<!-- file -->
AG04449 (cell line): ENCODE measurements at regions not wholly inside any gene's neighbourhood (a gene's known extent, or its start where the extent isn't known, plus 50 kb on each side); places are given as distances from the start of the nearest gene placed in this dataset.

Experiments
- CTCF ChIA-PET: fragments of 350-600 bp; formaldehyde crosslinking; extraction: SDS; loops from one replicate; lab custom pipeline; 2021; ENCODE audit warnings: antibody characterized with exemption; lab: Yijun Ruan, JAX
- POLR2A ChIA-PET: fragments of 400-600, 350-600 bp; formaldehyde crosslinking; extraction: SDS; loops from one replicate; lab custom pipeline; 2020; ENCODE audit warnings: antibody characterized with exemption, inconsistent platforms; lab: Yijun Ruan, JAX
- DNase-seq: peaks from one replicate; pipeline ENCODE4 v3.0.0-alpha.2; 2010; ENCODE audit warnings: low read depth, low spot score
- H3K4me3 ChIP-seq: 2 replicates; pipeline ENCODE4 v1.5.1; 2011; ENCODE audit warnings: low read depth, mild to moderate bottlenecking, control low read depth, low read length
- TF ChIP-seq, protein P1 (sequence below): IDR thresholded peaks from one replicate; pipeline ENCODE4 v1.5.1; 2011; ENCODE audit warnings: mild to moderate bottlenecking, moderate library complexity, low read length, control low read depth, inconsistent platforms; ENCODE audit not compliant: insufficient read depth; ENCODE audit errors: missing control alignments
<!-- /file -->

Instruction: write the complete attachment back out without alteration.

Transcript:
AG04449 (cell line): ENCODE measurements at regions not wholly inside any gene's neighbourhood (a gene's known extent, or its start where the extent isn't known, plus 50 kb on each side); places are given as distances from the start of the nearest gene placed in this dataset.

Experiments
- CTCF ChIA-PET: fragments of 350-600 bp; formaldehyde crosslinking; extraction: SDS; loops from one replicate; lab custom pipeline; 2021; ENCODE audit warnings: antibody characterized with exemption; lab: Yijun Ruan, JAX
- POLR2A ChIA-PET: fragments of 400-600, 350-600 bp; formaldehyde crosslinking; extraction: SDS; loops from one replicate; lab custom pipeline; 2020; ENCODE audit warnings: antibody characterized with exemption, inconsistent platforms; lab: Yijun Ruan, JAX
- DNase-seq: peaks from one replicate; pipeline ENCODE4 v3.0.0-alpha.2; 2010; ENCODE audit warnings: low read depth, low spot score
- H3K4me3 ChIP-seq: 2 replicates; pipeline ENCODE4 v1.5.1; 2011; ENCODE audit warnings: low read depth, mild to moderate bottlenecking, control low read depth, low read length
- TF ChIP-seq, protein P1 (sequence below): IDR thresholded peaks from one replicate; pipeline ENCODE4 v1.5.1; 2011; ENCODE audit warnings: mild to moderate bottlenecking, moderate library complexity, low read length, control low read depth, inconsistent platforms; ENCODE audit not compliant: insufficient read depth; ENCODE audit errors: missing control alignments